• Kim Holt
Prince’s Grant golf operations, marketing
+27 32 482 0005
A favourable climate and wealth of pristine scenery make golf a popular sport in South Africa, with enough course designs and terrain to suit all handicaps.
Prince’s Grant, a premier golf estate in KwaZulu-Natal province, is but one of the many choices on offer. With so many South African place names linked to royalty, first-time visitors to the resort could be forgiven for thinking that Prince’s Grant takes its name from some imperial benediction or other.
A cursory glance at some of the country’s place names seems to suggest an almost national obsession with royalty: Chiefs, amaKhosi in isiZulu, and other traditional leaders provide one set of descriptors: from the new King Shaka International Airport near Durban, to the Chief Maqoma heritage route in the Eastern Cape and 2010 Fifa World Cup venue, the Royal Bafokeng Stadium in Rustenburg, North West province.
Then there are the designations that date back to the colonial era and the days before the country became a republic, alluding to successive generations of British monarchs: King William’s Town (that’s William IV); George (King George III, in case you were wondering); Queenstown (named after Victoria); Prince Albert (after her husband), as well as Port Edward and Kind Edward School (in honour of a visit in 1925 by the Prince of Wales, who later became King Edward VII).
But the story behind Prince’s Grant is altogether less regal. George Wilson Prince acquired the land by “deed of grant” in 1856 as a sub-division of a much larger farm called Hyde Park.
Later, in the 19th century, indentured labourer-turned-property tycoon Babu Bodasing bought the farm. It stayed in the Bodasing family for many years, and they remain shareholders of Prince’s Grant Holdings today.
The course at Prince’s Grant is consistently listed in South Africa’s top 20 in the annual ranking conducted by Golf Digest magazine – no mean feat, given the many world-renowned courses located across the country. It also hosts the annual National Amateur Championship, the SAA Pro-Am as well as other local PGA events.
Designed by top South African course designer Peter Matkovich, Prince’s Grant was opened in 1994 and has grown into one of the country’s most prestigious coastal golf estates. It’s nestled on lush stretch of land along the northern coast of KwaZulu-Natal, about 75km or 45 minute’s drive north of Durban. Attractive holiday houses have been constructed on about half of the 460 residential stands, and many of these are available for rent by golfing parties and other visitors.
The lodge at Prince’s Grant is a four star bed-and-breakfast facility with 15 rooms looking out over the course. As a holiday destination, Prince’s Grant also offers a pristine private beach, canoeing on the lagoon, health and beauty treatments, tennis and squash courts, swimming pools and conference facilities – but golf is without doubt the major drawcard.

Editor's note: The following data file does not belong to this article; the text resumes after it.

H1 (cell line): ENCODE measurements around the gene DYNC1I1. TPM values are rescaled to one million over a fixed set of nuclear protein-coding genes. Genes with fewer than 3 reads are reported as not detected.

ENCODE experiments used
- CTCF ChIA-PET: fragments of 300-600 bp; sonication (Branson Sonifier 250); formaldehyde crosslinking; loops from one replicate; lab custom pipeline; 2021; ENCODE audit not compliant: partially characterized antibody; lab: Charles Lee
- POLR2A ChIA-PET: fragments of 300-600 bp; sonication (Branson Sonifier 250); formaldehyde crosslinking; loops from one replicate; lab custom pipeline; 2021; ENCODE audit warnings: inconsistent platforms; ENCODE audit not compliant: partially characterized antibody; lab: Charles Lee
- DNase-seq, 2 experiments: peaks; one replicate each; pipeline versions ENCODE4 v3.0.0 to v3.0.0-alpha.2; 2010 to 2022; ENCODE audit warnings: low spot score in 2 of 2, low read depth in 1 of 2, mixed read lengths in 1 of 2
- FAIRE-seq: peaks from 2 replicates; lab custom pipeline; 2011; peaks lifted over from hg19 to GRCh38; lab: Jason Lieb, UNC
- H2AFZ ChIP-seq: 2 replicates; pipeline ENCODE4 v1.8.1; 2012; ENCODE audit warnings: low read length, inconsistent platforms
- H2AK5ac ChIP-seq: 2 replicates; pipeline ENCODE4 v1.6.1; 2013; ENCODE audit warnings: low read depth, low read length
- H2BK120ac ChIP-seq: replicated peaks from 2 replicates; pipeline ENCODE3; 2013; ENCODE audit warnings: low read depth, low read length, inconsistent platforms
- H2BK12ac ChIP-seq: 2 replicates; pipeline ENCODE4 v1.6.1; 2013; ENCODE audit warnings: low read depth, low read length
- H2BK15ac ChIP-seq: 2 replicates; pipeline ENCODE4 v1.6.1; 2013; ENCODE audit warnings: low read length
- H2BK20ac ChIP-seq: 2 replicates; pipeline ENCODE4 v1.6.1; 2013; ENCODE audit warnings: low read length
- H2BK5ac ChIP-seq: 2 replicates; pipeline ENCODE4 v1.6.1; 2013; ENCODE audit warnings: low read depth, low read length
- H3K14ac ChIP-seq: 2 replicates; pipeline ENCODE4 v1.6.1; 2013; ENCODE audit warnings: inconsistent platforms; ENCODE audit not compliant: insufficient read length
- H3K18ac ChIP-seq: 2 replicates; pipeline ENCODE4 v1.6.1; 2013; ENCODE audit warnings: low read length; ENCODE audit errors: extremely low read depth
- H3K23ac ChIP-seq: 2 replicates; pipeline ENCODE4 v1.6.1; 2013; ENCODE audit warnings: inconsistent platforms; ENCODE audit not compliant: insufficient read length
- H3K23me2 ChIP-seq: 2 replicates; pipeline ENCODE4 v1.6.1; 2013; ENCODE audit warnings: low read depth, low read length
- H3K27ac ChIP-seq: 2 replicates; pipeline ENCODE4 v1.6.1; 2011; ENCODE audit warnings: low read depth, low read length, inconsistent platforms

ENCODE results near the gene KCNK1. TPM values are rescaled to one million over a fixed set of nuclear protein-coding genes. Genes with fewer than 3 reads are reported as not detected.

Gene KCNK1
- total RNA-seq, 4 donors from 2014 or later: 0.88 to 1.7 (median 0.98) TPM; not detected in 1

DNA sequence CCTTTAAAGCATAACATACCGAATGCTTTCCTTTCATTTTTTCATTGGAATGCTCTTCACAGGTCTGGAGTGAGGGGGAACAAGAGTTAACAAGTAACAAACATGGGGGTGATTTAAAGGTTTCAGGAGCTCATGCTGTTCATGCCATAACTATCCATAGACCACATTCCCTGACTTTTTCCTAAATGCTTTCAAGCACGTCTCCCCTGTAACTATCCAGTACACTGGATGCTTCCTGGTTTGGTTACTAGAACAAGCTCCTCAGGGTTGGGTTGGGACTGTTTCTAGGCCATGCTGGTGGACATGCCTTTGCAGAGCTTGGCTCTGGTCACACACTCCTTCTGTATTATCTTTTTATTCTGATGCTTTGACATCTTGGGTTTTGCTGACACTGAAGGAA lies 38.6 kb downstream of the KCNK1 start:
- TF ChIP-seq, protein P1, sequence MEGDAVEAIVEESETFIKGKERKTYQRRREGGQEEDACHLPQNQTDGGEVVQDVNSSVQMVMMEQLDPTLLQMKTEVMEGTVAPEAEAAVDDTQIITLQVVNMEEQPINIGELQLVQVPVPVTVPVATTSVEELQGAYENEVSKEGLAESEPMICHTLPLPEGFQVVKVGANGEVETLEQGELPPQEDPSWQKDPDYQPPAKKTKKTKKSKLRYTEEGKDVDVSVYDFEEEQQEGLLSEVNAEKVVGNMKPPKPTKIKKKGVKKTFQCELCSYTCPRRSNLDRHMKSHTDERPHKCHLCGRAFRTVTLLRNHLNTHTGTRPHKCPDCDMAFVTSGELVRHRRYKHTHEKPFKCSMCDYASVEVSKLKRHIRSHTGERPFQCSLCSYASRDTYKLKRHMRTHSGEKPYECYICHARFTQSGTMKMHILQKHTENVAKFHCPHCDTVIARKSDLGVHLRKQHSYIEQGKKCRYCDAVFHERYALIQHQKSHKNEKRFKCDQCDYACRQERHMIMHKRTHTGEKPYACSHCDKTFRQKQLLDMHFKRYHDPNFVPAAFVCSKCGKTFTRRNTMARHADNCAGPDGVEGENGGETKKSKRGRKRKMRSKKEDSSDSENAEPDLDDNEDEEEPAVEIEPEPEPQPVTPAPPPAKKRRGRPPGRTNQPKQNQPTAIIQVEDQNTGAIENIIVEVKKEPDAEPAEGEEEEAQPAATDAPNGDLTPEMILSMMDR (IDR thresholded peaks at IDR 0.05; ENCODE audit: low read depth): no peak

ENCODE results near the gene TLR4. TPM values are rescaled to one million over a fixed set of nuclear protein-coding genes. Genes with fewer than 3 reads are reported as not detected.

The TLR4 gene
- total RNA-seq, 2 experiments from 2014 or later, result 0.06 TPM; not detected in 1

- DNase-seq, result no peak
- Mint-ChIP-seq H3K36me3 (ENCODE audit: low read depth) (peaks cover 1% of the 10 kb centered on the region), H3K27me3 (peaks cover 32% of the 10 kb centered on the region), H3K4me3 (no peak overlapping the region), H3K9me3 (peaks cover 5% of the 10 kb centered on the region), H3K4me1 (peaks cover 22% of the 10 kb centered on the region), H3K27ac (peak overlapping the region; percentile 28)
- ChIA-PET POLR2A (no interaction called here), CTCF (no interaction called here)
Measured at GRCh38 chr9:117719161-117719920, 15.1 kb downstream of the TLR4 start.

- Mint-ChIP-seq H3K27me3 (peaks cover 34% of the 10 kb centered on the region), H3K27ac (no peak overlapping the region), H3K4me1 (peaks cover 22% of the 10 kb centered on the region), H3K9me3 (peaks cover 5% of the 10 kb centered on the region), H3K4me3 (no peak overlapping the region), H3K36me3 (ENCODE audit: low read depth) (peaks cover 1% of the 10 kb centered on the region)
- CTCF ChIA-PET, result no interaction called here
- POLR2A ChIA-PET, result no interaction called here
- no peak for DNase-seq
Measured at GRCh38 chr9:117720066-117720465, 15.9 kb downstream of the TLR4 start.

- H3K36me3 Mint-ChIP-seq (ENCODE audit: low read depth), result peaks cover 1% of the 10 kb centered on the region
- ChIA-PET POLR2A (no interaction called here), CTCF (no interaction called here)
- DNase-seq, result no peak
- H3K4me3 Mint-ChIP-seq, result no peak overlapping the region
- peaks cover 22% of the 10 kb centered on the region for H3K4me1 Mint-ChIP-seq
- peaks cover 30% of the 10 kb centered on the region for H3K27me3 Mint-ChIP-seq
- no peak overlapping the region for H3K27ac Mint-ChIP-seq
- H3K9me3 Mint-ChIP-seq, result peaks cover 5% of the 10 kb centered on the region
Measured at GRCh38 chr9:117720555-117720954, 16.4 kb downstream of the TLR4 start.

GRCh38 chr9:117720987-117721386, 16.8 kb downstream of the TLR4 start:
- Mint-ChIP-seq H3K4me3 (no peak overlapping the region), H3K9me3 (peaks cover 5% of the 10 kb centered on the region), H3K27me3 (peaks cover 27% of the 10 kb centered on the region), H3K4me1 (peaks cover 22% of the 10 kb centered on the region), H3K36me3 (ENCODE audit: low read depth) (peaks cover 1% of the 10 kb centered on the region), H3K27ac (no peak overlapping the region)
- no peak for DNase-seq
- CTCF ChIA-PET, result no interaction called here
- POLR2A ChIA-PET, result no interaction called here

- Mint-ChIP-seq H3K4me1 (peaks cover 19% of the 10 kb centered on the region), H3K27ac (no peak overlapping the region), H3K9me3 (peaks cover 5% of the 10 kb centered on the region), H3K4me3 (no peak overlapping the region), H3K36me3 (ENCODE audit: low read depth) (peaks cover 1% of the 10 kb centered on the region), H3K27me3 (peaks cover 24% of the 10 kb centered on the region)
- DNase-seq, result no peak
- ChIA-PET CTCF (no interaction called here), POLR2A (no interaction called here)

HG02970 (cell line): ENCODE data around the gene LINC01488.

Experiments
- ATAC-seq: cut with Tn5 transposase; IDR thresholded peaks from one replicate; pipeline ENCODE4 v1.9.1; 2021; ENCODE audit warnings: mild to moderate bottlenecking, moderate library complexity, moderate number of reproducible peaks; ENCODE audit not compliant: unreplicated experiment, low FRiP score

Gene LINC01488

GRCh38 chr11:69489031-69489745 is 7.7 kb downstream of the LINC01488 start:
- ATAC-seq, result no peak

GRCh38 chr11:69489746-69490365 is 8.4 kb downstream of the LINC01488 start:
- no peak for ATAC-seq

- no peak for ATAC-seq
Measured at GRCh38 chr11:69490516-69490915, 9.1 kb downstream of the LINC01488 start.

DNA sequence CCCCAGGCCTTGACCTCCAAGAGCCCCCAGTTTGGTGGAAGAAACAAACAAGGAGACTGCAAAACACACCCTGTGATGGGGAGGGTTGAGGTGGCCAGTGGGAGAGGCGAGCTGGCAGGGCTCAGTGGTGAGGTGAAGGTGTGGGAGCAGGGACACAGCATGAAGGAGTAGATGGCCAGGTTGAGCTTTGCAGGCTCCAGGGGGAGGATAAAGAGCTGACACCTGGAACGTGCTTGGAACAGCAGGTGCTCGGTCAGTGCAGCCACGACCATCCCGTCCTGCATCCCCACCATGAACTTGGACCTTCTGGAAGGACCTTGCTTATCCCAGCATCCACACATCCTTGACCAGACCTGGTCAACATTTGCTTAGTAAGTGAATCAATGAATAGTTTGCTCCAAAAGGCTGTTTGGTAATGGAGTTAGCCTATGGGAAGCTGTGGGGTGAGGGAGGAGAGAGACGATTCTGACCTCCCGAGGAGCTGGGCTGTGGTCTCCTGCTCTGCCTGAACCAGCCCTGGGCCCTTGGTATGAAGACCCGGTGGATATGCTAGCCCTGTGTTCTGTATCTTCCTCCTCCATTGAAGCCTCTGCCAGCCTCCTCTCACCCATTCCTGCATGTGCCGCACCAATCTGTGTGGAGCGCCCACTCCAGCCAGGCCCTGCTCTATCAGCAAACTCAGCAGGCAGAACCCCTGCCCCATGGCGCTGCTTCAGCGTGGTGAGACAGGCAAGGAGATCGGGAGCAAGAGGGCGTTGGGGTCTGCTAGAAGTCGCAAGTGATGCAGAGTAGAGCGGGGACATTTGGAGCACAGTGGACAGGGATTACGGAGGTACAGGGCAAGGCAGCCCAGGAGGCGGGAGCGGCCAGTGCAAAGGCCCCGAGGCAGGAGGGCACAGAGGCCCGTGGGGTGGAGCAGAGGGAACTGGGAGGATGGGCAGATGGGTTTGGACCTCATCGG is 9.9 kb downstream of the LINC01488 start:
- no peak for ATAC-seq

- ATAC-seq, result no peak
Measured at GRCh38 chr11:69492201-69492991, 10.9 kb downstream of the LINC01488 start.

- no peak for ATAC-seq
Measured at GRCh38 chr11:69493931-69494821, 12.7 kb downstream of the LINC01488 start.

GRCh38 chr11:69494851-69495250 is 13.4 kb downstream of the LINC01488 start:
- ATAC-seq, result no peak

Gems of the Dolphin Coast
Prince’s Grant is one of a handful of highly rated clubs on the Dolphin Coast of northern KwaZulu-Natal. These include the Tom Weiskopf-designed Zimbali Country Club, two courses at Mount Edgecombe, as well as Simbithi Country Club and Umhlali Golf Estate near Ballito.
Clubhouse and lodge manager Dereck Hirson says that it is difficult to relate Prince’s Grant with these courses. On the one hand, they occasionally work together, combining their marketing capacity to bring golfers and other tourists to the area. After all, the Dolphin Coast is a little out of the way for many travellers. But, on the other hand, they are essentially competitors in a limited market. And golf tourism is as affected by local and global recessions as any other sector.
In the rough
The course at Prince’s Grant is a challenge for scratch golfers, so it’s to be expected that high-handicappers, like myself, will find it tough going.
Course management is key. At just under 6 000m off the club tees, it doesn’t require big drives, but it does demand accuracy. The rough can be unforgiving, and there are large tracts of out-of-bounds territory snug against the fairways. Take extra balls!
It’s also wise to pay attention to the playful monikers given to each hole. For example, listen to the advice implicit in the nickname for the par-four 13th hole, which makes a dog-leg up a blind rise. It’s called “Stay Right”. I didn’t, and paid a heavy price. Fortunately, I was warned to keep calm on the first hole, “Temper Tantrum”, and managed to retain my composure even after I fluffed my drive right in front of the clubhouse.
The 14th, “Windy”, is just that – but, to be fair, so is much of the course. Upcountry golfers should remember the golden rule when playing near the sea: take a lower club than you usually would, or you’ll end up short every time.
Having said all this, perhaps the best counsel to follow is the old saying about not letting a round of golf become “a good walk spoiled”. The course offers unrivalled vistas over the ocean and surrounding fields. The signature 15th hole, for instance, drops dramatically from an elevated tee to a narrow fairway hundreds of feet below. When the views are this spectacular, you shouldn’t worry too much about your score.